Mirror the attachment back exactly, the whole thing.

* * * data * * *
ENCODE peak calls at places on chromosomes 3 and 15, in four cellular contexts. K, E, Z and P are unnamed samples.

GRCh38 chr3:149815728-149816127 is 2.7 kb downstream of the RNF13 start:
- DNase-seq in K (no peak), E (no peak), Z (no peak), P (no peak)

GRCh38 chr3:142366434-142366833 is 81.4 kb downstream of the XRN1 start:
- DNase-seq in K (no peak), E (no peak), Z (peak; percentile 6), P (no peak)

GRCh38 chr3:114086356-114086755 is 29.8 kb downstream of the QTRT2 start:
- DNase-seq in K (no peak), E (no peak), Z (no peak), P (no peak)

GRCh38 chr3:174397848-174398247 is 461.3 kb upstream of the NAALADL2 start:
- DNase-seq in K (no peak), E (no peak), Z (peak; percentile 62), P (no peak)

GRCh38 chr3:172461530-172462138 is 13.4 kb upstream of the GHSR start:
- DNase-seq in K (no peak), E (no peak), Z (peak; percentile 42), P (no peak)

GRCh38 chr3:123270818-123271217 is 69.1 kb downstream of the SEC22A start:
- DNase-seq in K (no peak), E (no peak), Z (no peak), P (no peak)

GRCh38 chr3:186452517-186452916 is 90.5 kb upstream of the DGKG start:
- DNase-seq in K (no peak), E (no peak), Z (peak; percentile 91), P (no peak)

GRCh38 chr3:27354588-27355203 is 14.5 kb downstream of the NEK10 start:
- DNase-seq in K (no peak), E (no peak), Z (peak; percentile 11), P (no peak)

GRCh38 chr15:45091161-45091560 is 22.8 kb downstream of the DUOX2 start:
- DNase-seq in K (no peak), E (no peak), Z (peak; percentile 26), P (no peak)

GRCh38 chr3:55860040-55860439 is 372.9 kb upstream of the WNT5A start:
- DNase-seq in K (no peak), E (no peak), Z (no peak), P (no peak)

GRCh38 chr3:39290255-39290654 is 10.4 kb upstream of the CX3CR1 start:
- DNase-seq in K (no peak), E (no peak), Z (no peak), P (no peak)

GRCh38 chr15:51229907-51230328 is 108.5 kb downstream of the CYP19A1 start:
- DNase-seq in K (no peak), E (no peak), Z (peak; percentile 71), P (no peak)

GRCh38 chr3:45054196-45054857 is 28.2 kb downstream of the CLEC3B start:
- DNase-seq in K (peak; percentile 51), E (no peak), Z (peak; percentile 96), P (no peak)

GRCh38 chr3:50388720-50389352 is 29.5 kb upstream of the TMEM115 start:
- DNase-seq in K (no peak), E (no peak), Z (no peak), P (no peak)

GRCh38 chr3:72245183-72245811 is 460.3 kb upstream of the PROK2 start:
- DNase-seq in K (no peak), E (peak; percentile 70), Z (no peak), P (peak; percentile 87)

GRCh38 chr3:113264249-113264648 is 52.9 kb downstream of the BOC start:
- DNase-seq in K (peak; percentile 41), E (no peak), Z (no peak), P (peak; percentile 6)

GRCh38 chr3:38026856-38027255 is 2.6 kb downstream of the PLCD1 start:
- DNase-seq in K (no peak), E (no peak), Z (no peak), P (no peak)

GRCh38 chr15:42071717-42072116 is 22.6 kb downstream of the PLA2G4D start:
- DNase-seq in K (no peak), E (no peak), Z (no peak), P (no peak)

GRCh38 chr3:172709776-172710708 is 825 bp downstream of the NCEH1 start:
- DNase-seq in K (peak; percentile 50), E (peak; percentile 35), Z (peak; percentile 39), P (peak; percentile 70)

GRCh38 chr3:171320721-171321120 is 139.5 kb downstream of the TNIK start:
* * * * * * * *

ENCODE peak calls at places on chromosomes 3 and 15, in four cellular contexts. K, E, Z and P are unnamed samples.

GRCh38 chr3:149815728-149816127 is 2.7 kb downstream of the RNF13 start:
- DNase-seq in K (no peak), E (no peak), Z (no peak), P (no peak)

GRCh38 chr3:142366434-142366833 is 81.4 kb downstream of the XRN1 start:
- DNase-seq in K (no peak), E (no peak), Z (peak; percentile 6), P (no peak)

GRCh38 chr3:114086356-114086755 is 29.8 kb downstream of the QTRT2 start:
- DNase-seq in K (no peak), E (no peak), Z (no peak), P (no peak)

GRCh38 chr3:174397848-174398247 is 461.3 kb upstream of the NAALADL2 start:
- DNase-seq in K (no peak), E (no peak), Z (peak; percentile 62), P (no peak)

GRCh38 chr3:172461530-172462138 is 13.4 kb upstream of the GHSR start:
- DNase-seq in K (no peak), E (no peak), Z (peak; percentile 42), P (no peak)

GRCh38 chr3:123270818-123271217 is 69.1 kb downstream of the SEC22A start:
- DNase-seq in K (no peak), E (no peak), Z (no peak), P (no peak)

GRCh38 chr3:186452517-186452916 is 90.5 kb upstream of the DGKG start:
- DNase-seq in K (no peak), E (no peak), Z (peak; percentile 91), P (no peak)

GRCh38 chr3:27354588-27355203 is 14.5 kb downstream of the NEK10 start:
- DNase-seq in K (no peak), E (no peak), Z (peak; percentile 11), P (no peak)

GRCh38 chr15:45091161-45091560 is 22.8 kb downstream of the DUOX2 start:
- DNase-seq in K (no peak), E (no peak), Z (peak; percentile 26), P (no peak)

GRCh38 chr3:55860040-55860439 is 372.9 kb upstream of the WNT5A start:
- DNase-seq in K (no peak), E (no peak), Z (no peak), P (no peak)

GRCh38 chr3:39290255-39290654 is 10.4 kb upstream of the CX3CR1 start:
- DNase-seq in K (no peak), E (no peak), Z (no peak), P (no peak)

GRCh38 chr15:51229907-51230328 is 108.5 kb downstream of the CYP19A1 start:
- DNase-seq in K (no peak), E (no peak), Z (peak; percentile 71), P (no peak)

GRCh38 chr3:45054196-45054857 is 28.2 kb downstream of the CLEC3B start:
- DNase-seq in K (peak; percentile 51), E (no peak), Z (peak; percentile 96), P (no peak)

GRCh38 chr3:50388720-50389352 is 29.5 kb upstream of the TMEM115 start:
- DNase-seq in K (no peak), E (no peak), Z (no peak), P (no peak)

GRCh38 chr3:72245183-72245811 is 460.3 kb upstream of the PROK2 start:
- DNase-seq in K (no peak), E (peak; percentile 70), Z (no peak), P (peak; percentile 87)

GRCh38 chr3:113264249-113264648 is 52.9 kb downstream of the BOC start:
- DNase-seq in K (peak; percentile 41), E (no peak), Z (no peak), P (peak; percentile 6)

GRCh38 chr3:38026856-38027255 is 2.6 kb downstream of the PLCD1 start:
- DNase-seq in K (no peak), E (no peak), Z (no peak), P (no peak)

GRCh38 chr15:42071717-42072116 is 22.6 kb downstream of the PLA2G4D start:
- DNase-seq in K (no peak), E (no peak), Z (no peak), P (no peak)

GRCh38 chr3:172709776-172710708 is 825 bp downstream of the NCEH1 start:
- DNase-seq in K (peak; percentile 50), E (peak; percentile 35), Z (peak; percentile 39), P (peak; percentile 70)

GRCh38 chr3:171320721-171321120 is 139.5 kb downstream of the TNIK start: